Chambosse v. Social Security Administration Commissioner

Filing 9

MEMORANDUM OPINION. Signed by Honorable Erin L. Setser on July 11, 2012. (lw)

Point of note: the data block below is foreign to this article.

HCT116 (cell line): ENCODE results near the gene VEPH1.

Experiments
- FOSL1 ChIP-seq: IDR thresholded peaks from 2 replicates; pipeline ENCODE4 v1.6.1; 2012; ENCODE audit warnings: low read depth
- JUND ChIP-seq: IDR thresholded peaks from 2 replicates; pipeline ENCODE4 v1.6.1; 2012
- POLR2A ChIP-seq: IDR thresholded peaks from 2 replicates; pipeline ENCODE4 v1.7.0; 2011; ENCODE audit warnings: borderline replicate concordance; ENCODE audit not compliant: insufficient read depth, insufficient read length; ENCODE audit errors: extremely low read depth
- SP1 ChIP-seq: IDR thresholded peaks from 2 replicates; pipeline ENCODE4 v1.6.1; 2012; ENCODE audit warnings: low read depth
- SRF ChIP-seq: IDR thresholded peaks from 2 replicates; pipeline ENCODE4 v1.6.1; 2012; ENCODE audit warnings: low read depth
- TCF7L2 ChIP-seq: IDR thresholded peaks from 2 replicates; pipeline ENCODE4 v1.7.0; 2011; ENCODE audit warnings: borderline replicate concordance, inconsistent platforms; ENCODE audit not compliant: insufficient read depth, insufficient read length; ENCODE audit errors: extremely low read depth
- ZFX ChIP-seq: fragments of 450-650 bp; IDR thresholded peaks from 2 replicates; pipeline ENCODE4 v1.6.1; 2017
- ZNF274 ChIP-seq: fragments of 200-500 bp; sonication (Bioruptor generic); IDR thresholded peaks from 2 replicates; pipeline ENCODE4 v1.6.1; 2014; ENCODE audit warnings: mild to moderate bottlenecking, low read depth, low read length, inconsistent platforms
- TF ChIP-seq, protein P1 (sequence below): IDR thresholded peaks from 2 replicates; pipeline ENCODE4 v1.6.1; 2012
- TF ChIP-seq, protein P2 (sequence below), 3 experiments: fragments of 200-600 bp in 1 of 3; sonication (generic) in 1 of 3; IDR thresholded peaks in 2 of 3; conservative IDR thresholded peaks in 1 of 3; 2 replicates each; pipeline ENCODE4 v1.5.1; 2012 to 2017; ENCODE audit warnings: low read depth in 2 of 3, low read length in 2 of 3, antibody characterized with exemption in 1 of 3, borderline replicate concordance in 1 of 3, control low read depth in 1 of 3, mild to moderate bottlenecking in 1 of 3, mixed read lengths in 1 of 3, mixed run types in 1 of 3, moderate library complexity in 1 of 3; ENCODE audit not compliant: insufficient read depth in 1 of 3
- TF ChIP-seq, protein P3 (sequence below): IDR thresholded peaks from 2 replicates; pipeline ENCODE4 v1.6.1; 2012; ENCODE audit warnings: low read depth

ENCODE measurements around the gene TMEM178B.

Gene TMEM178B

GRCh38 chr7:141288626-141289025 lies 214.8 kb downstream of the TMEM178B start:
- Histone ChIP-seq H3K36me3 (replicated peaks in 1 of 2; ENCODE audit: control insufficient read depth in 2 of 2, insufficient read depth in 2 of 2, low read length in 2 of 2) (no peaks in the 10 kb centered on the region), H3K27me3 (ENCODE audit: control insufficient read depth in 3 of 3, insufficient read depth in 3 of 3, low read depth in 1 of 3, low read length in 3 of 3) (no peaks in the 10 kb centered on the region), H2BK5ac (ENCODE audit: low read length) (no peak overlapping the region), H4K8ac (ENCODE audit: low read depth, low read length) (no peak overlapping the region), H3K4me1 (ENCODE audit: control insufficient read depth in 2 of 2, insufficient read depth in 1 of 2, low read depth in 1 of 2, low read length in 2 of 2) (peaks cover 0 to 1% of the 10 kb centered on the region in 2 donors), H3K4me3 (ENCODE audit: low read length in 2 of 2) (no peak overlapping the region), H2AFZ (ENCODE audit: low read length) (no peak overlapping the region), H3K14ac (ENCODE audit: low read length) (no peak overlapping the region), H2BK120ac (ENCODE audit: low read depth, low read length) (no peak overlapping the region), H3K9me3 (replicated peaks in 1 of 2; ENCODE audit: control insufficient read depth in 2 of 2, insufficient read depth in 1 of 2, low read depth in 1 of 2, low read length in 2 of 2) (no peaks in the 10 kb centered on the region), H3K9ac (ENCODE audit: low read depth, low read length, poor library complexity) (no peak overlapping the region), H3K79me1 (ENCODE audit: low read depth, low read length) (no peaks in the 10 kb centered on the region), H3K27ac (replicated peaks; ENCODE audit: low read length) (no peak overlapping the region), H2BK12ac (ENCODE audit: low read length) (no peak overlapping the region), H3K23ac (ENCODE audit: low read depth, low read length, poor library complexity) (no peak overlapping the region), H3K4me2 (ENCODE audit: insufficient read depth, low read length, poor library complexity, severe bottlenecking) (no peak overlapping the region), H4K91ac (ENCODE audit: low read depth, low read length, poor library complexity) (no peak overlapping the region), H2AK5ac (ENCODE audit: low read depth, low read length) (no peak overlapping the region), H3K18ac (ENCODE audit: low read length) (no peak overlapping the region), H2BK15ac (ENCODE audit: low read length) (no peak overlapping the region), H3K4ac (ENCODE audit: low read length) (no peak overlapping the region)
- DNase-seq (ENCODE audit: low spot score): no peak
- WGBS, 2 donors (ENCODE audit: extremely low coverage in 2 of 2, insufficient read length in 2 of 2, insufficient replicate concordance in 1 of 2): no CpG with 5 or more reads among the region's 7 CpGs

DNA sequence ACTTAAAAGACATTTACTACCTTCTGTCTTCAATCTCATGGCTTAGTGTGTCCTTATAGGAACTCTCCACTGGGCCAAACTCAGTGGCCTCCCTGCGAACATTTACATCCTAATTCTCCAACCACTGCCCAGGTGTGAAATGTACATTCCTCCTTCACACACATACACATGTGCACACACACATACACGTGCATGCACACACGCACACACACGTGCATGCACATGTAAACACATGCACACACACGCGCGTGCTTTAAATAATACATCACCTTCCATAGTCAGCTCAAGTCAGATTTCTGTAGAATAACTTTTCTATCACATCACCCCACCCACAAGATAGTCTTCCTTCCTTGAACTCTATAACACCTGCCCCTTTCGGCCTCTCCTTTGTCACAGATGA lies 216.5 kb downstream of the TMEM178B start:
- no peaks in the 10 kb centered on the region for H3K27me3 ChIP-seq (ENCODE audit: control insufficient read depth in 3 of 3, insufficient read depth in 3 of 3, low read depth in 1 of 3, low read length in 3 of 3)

Download PDF